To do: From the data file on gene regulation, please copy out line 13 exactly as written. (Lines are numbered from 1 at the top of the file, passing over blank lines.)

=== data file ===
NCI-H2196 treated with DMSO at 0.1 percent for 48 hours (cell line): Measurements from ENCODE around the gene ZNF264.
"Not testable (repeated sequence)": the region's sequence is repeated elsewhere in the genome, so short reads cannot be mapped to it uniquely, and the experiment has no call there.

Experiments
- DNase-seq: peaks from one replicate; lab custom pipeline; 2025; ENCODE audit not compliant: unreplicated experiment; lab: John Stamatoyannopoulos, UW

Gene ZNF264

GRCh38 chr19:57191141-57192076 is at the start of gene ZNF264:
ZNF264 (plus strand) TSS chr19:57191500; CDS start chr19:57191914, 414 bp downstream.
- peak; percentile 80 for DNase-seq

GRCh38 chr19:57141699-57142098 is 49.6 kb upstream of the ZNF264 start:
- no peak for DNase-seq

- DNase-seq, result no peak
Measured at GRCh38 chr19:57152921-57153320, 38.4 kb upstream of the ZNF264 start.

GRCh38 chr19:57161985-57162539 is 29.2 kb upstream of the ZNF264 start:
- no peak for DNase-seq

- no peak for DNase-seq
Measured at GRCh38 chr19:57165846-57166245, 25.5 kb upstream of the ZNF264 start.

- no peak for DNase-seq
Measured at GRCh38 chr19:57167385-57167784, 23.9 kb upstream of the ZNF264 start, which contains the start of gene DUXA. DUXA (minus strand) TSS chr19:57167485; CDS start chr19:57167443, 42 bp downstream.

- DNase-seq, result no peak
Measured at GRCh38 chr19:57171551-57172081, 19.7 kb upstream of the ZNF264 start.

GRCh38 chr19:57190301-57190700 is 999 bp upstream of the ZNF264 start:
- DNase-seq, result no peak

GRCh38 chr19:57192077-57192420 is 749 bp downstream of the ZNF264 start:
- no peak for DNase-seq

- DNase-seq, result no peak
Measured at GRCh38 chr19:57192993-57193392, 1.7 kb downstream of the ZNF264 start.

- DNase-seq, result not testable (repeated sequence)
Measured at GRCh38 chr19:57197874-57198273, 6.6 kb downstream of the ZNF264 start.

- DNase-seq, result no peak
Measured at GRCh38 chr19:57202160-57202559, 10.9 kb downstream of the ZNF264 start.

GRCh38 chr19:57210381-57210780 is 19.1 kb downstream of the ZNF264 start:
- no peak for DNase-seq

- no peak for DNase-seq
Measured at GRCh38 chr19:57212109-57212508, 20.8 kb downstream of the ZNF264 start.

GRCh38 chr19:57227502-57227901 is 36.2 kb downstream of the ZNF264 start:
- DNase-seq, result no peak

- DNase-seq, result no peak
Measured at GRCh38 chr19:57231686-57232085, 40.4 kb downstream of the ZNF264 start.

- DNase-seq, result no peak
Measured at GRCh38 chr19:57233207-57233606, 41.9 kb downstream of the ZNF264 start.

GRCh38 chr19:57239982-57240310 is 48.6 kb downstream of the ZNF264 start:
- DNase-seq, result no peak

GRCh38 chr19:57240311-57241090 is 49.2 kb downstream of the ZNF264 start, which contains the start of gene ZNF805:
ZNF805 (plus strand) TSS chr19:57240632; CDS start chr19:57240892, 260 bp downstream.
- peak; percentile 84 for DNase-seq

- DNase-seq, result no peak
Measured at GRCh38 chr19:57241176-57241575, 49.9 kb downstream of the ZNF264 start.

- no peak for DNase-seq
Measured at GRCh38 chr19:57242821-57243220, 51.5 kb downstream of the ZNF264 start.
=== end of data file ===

GRCh38 chr19:57161985-57162539 is 29.2 kb upstream of the ZNF264 start: